How many hours do you get the videographer for? You don’t want any surprises here. Will the video be edited “In Camera” or in the studio? You want your video to be post edited in the studio, which usually has much better quality effects than the camera, even though it costs a bit more.

Don’t forget to ask if they have worked in the location of your reception before.

Videographer Deposit Tips
You may need a new, clean credit card for deposits, don’t EVER pay cash. If the deal goes south, you’ll never get your cash back, but you can dispute a credit charge.  If your credit is ok, but not perfect, try the useful Lending Tree Credit Card Search.  Their free service gives you up to 4 credit cards willing to issue credit to you.  What if you can’t get credit at all and keep getting rejected? Then try this Credit Card Finder For People With Bad Credit.  Don’t keep applying to credit cards, get rejected, and your credit history ruined further, find out who will approve you before you apply. They find at least 2 credit cards guaranteed to issue an unsecured credit card to you.  If your credit is so bad and If you’re in too deep, maybe now is not the time for a new card.  But don’t take on more debt with a consolidation loan, try a debt reduction program instead like the non-profit  You get an interest rate reduction payment, which pays off your balances much quicker than you ever could, as interest is eliminated or greatly reduced.

Get References From Friends and Coworkers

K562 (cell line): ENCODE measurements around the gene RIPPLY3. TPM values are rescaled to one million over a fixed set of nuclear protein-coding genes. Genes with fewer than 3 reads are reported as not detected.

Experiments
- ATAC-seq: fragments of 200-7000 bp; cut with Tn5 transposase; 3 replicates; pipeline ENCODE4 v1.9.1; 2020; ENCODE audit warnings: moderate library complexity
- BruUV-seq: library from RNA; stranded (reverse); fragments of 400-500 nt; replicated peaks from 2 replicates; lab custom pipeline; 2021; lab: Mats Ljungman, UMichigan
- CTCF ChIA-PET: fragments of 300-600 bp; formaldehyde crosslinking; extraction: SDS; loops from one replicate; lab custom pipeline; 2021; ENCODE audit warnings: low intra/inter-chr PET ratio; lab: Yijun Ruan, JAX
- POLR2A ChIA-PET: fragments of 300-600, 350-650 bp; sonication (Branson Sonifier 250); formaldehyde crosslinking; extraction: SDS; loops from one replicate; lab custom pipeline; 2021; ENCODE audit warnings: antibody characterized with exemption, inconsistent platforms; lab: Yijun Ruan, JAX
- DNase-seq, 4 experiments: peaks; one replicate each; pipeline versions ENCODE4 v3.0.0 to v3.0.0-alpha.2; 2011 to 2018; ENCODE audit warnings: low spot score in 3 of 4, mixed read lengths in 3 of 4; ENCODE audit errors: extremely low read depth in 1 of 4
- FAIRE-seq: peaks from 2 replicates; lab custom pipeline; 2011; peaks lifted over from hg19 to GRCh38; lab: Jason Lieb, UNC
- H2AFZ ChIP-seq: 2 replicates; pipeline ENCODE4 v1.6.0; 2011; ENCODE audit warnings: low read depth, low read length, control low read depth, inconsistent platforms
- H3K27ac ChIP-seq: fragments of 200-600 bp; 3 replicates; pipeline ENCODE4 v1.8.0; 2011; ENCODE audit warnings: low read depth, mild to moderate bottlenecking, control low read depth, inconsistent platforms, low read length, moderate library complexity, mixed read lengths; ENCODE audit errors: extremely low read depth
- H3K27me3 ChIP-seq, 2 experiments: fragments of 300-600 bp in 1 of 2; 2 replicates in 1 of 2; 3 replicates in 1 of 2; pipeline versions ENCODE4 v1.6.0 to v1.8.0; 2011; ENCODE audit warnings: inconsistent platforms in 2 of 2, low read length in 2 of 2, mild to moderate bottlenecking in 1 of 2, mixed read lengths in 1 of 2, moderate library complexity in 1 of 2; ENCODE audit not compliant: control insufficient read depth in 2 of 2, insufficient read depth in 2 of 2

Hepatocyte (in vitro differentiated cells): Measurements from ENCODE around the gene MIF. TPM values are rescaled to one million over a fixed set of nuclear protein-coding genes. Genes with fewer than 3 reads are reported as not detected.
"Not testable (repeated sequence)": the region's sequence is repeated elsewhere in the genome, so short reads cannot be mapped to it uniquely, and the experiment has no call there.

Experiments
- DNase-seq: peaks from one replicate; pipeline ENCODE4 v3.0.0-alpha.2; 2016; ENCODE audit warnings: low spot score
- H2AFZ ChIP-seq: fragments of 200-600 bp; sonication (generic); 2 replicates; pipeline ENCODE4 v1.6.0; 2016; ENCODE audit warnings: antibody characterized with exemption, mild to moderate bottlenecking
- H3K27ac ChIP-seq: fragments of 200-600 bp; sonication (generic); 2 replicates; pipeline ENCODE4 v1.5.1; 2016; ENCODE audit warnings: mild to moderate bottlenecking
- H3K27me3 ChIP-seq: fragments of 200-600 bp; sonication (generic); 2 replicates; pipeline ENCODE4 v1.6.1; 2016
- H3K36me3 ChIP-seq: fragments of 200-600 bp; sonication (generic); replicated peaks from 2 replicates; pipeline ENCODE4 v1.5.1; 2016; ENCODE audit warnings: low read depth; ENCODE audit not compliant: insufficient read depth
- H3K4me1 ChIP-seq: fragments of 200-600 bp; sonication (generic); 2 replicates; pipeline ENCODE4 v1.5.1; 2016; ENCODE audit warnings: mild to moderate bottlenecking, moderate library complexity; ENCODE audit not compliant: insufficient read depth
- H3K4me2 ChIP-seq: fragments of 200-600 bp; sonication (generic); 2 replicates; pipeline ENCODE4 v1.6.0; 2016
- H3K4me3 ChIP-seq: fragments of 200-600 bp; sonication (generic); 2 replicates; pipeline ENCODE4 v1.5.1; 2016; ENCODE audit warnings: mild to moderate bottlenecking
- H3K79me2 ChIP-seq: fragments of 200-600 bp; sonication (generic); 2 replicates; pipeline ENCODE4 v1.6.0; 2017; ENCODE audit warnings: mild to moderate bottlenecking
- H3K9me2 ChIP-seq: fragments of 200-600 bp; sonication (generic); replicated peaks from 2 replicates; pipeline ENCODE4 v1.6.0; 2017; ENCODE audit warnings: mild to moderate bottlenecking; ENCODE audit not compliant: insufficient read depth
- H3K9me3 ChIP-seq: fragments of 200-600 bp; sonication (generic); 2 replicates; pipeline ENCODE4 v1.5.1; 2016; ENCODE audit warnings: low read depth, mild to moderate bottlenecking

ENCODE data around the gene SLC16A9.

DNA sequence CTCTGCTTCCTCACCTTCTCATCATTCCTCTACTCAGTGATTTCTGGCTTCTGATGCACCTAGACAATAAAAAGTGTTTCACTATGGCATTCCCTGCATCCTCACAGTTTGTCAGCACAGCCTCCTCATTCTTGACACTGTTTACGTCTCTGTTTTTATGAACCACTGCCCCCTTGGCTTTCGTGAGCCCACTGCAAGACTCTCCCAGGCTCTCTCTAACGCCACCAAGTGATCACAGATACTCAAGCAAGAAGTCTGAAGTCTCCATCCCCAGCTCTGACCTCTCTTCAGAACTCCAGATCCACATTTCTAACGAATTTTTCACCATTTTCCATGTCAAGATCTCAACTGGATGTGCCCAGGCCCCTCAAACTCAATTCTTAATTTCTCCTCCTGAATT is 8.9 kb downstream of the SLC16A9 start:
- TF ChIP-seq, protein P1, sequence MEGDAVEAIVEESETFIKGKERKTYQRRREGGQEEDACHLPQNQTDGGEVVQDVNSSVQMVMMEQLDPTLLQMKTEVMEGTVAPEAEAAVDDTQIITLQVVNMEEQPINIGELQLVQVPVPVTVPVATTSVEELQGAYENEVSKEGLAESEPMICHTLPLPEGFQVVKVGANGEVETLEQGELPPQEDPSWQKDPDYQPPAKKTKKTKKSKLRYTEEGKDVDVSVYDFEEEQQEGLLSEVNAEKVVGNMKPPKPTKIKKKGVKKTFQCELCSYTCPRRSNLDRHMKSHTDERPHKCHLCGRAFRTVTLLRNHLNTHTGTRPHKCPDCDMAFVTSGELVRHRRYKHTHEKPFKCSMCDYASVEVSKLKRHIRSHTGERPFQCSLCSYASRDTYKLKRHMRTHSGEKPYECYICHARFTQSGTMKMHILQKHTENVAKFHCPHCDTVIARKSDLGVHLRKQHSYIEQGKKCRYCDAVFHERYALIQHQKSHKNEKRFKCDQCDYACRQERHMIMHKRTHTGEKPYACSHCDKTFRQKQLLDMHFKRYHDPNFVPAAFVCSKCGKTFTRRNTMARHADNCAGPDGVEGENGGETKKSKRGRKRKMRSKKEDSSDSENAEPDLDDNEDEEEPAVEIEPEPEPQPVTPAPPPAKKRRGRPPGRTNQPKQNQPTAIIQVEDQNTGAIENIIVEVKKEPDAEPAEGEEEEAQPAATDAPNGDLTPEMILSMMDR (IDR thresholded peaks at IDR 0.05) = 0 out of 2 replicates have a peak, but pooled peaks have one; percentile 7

Your best resource is people you know. Ask around at work. Every married couple has a video. Call a TV station and see if any of their cameramen moonlight on the side. They work with the video cameras every day, so if anyone can do it, they can. Look at other wedding videos. As with your quest for photographers, interview 3 to 5 videographers. We interviewed 3 different videographers before we settled on one, and the differences in quality and personality are vast. There are people out there who think they can just pick up a camcorder and hereby knight themselves as pro videographers. You want someone with many years experience in photography and videography who really knows lighting. For example, video usually turns out better with lights color balanced at 3200 Kelvin. Your videographer better know details like this, and not just slap a light bulb on top of his camcorder. Talk to the videographer and listen to their philosophy on how they operate. Ask them how they interface with the DJ, photographer, and caterer. You want a videographer who stays in close contact with the DJ, so they know when to be ready to film the milestones. It’s a big industry out there, but it is a plus if the videographer has worked with the DJ or the Hotel/Resort where the reception is. Visit people you know to view their videos and get an idea of what you like on the video. As you watch the video ask yourself the following questions:
Do you like the effects?
 Is the lighting bright enough and does it look acceptable?
 In areas of low lighting, is there a fuzzy graininess?
 Do the colors look bright and accurate?
 Does the audio have a good level and is it free of distortion?
 Do you like the scene transitions, or are they choppy and sudden, cutting off the audio?
 Is there anything missing that would like to see on the video?
 Is the video vibration free and the left to right panning smooth?
 Are there too many zoom in/zoom out shots? These make it look unprofessional.
 Do computer generated titles look professional or do they look like an old Pong video game?